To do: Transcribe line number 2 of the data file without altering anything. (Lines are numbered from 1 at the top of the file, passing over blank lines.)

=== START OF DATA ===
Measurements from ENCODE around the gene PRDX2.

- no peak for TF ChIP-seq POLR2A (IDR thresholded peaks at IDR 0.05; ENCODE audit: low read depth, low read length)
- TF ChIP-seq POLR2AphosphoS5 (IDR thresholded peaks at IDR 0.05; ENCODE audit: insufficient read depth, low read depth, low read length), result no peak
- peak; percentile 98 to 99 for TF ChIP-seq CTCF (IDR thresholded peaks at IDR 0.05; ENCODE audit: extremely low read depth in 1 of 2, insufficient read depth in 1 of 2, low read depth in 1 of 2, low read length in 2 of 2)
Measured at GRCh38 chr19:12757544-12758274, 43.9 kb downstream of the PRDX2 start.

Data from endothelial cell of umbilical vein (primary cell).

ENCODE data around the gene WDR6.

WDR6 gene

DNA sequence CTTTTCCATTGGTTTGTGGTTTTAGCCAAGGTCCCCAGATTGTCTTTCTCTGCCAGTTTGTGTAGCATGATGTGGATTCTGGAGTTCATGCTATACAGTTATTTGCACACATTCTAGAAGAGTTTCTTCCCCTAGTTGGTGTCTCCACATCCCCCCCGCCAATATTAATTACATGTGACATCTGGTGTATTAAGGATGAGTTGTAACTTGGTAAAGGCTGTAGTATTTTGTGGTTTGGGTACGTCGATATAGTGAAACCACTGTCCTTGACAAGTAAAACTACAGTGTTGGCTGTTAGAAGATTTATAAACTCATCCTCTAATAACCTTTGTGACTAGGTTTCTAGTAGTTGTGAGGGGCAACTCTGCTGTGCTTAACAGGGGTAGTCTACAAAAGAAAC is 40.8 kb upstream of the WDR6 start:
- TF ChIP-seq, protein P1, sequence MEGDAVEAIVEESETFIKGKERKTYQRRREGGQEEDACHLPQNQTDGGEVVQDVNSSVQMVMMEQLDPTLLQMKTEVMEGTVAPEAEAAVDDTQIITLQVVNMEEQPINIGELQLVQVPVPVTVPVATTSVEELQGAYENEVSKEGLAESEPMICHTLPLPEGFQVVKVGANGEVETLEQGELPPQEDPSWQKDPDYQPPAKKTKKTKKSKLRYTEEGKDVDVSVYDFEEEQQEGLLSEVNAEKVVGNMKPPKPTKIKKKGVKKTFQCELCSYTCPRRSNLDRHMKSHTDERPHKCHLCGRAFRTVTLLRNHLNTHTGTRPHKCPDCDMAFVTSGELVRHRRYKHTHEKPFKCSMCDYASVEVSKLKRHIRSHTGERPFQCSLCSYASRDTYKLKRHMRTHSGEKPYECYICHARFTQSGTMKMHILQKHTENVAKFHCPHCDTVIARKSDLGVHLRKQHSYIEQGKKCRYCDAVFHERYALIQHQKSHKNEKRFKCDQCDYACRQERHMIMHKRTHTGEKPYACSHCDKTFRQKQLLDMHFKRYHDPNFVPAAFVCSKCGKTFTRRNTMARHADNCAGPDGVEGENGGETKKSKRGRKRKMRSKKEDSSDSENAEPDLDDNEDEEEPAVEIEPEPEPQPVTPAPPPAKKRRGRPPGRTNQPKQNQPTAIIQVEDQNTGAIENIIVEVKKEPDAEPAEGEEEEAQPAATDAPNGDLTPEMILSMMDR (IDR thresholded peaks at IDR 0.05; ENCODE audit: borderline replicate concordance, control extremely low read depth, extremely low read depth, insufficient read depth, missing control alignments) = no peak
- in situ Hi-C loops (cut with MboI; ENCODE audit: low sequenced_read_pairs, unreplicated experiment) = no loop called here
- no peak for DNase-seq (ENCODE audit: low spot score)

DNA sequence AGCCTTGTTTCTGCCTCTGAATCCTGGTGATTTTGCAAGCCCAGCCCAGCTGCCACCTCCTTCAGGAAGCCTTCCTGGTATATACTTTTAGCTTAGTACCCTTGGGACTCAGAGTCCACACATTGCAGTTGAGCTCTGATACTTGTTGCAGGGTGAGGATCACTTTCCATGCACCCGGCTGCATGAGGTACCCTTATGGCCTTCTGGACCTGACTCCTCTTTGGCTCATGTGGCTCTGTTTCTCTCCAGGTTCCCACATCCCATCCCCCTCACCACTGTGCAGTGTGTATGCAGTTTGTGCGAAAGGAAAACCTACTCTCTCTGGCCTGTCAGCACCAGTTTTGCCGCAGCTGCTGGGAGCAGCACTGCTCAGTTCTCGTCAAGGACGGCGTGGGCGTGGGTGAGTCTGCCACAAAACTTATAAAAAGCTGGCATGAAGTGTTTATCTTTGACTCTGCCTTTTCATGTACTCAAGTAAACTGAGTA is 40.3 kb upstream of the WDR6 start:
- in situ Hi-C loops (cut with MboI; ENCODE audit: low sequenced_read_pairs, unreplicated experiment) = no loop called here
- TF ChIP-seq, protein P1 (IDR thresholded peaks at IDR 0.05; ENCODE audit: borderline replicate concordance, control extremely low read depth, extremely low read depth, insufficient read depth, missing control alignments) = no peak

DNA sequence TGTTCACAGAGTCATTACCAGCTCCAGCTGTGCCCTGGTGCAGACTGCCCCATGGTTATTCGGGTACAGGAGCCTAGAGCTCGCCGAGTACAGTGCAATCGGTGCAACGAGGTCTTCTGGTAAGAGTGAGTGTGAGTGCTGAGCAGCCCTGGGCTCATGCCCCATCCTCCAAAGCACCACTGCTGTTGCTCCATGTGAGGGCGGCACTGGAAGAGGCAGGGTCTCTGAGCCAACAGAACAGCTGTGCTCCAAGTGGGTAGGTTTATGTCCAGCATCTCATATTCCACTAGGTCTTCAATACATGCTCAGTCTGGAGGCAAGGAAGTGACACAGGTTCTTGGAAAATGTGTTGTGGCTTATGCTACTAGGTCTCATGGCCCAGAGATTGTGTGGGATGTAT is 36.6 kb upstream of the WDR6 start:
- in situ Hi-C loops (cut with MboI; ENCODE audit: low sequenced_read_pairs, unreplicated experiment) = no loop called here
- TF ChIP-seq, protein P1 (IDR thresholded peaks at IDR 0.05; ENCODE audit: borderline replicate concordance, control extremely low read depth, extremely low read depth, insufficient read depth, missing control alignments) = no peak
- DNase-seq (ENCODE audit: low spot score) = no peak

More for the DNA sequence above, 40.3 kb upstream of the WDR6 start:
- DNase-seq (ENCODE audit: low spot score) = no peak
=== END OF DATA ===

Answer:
- no peak for TF ChIP-seq POLR2A (IDR thresholded peaks at IDR 0.05; ENCODE audit: low read depth, low read length)